In my latest reading of Earth in the Balance: Ecology and the Human Spirit, Al Gore talks about the dramatic effects of shifts in climate throughout history, as they led to such things as famines, migrations, plagues, and competition for resources. In some cases, Gore notes, volcanoes caused these climate shifts. On page 73, Gore states his point behind giving us this history lesson: “All of these changes in climate patterns took place during temperature variations of only 1 to 2 degrees Centigrade. Yet today, at the close of the twentieth century, we are in the process of altering global temperatures by up to three to four times that amount and causing changes in climate patterns that are likely to have enormous impacts on global civilization.” Such consequences would include migrations—-as the rising sea level would displace some people and soil erosion would render subsistence farming impossible in certain locations—-and the political conflicts that could result from that. Moreover, the hole in the ozone layer makes people less resistant to disease in certain areas, and “populations of pests, germs, and viruses migrate with the changing climate patterns” (pages 74-75).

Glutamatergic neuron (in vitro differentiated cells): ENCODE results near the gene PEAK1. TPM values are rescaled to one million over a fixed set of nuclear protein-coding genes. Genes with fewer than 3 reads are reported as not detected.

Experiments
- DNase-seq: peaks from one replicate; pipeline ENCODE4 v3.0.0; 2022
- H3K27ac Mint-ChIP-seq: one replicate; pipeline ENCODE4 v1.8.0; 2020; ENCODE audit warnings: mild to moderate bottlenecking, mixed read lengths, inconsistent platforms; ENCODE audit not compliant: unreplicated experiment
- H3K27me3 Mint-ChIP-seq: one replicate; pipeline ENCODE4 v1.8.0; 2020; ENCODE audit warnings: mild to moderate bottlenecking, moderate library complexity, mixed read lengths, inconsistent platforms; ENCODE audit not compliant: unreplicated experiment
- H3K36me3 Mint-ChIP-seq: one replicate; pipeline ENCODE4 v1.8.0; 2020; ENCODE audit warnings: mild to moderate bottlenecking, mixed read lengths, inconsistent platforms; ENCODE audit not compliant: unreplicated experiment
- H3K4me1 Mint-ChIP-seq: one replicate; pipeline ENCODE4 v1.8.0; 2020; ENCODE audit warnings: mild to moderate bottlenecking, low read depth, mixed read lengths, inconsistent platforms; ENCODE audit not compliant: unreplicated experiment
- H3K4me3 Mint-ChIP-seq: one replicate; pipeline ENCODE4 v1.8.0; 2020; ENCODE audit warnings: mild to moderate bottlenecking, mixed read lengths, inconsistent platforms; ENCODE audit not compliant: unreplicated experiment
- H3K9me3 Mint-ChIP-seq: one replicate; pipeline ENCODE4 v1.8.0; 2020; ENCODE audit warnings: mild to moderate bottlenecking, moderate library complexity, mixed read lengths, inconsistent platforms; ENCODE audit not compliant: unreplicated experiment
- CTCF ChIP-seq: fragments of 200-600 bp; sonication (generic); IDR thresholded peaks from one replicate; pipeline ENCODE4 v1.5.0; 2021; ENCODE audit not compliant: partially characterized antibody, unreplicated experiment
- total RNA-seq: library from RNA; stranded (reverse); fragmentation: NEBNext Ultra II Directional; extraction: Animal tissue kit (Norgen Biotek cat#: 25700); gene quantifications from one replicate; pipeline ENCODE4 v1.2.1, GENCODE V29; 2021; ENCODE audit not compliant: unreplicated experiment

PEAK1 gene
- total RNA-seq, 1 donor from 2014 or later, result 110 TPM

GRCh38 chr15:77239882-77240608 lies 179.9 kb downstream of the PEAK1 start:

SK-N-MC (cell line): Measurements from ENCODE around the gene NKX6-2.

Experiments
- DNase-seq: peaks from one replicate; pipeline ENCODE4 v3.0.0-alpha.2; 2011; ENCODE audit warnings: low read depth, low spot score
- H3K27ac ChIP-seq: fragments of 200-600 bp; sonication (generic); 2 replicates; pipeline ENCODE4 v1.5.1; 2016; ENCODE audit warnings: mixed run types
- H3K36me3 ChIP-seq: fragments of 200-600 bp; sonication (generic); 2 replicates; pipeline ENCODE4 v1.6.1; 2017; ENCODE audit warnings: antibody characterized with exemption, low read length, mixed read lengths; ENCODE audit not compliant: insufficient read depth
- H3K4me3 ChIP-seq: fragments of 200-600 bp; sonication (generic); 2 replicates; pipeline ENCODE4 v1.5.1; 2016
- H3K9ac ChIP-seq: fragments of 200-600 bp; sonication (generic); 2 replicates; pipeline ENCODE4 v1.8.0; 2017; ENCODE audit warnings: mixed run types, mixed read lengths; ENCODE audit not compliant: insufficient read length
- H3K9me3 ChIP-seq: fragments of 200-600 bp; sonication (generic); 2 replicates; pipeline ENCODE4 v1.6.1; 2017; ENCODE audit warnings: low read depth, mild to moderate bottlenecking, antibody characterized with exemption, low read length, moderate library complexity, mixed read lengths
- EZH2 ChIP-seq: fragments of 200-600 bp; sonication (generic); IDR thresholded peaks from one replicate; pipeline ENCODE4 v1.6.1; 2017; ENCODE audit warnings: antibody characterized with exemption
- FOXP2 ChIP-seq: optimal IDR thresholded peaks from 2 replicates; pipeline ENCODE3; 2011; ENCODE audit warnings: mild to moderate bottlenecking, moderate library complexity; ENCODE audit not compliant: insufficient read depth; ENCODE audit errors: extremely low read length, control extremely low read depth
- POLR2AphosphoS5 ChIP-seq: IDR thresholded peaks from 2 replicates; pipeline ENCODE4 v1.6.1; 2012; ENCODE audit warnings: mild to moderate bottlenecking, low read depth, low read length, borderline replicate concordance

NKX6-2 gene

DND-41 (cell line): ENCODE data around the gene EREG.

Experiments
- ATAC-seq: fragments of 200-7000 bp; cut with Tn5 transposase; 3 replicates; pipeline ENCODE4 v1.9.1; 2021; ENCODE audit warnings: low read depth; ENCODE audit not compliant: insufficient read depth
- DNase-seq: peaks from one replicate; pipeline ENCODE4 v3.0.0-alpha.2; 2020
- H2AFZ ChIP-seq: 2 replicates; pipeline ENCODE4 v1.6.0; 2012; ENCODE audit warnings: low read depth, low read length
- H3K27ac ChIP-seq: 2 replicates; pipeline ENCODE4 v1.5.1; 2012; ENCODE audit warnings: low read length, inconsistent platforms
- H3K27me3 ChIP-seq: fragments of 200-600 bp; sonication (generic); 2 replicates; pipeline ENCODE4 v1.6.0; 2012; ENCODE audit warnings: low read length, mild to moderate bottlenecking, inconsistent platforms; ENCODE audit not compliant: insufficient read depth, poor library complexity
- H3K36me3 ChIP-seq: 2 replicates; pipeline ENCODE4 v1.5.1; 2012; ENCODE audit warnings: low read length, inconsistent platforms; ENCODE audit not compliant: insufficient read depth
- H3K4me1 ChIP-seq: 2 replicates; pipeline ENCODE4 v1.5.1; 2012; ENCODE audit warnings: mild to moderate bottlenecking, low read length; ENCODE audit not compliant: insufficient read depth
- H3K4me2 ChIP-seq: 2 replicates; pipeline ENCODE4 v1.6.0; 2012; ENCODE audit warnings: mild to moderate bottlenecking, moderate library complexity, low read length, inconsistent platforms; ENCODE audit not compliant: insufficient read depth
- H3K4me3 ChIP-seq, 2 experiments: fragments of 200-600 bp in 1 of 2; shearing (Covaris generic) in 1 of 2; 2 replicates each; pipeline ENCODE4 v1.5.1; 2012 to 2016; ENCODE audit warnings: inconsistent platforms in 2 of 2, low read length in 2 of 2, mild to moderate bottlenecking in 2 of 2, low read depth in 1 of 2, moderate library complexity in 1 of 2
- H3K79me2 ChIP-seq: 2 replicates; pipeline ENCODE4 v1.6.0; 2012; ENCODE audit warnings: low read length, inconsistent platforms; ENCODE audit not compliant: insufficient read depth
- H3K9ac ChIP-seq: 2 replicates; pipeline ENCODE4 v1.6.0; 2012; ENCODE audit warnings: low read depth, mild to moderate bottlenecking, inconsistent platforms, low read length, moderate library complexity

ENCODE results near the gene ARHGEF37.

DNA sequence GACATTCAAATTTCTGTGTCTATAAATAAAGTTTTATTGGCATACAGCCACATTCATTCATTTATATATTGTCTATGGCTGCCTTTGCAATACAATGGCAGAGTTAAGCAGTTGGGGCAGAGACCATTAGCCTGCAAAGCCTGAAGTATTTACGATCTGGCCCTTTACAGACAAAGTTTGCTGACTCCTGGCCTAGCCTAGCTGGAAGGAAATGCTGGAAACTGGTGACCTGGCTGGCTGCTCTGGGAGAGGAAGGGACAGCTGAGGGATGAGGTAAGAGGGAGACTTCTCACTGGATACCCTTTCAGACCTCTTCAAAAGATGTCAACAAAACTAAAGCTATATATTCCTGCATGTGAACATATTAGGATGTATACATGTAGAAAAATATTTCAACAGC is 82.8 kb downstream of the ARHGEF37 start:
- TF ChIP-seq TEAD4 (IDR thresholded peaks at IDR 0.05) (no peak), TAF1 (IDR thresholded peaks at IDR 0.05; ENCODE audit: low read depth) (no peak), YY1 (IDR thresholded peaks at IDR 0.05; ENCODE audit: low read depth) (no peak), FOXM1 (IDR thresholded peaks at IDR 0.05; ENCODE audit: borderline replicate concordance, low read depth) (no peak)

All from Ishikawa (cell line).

The reason that this discussion stood out to me was on account of right-wing arguments that I have heard about climate change: that the climate has historically gone through cycles that had little to do with human activity, that natural things such as volcanoes pump a lot of pollution into the air, and that the global temperature has only gone up a few degrees. Gore acknowledges that there have been climate fluctuations throughout history, that volcanoes have sometimes contributed to that, and that there have been times when the temperature has only gone up by a few degrees. But, for him, that is not inconsistent with human activity contributing to climate change, and climate change (even by a few degrees) having disastrous effects.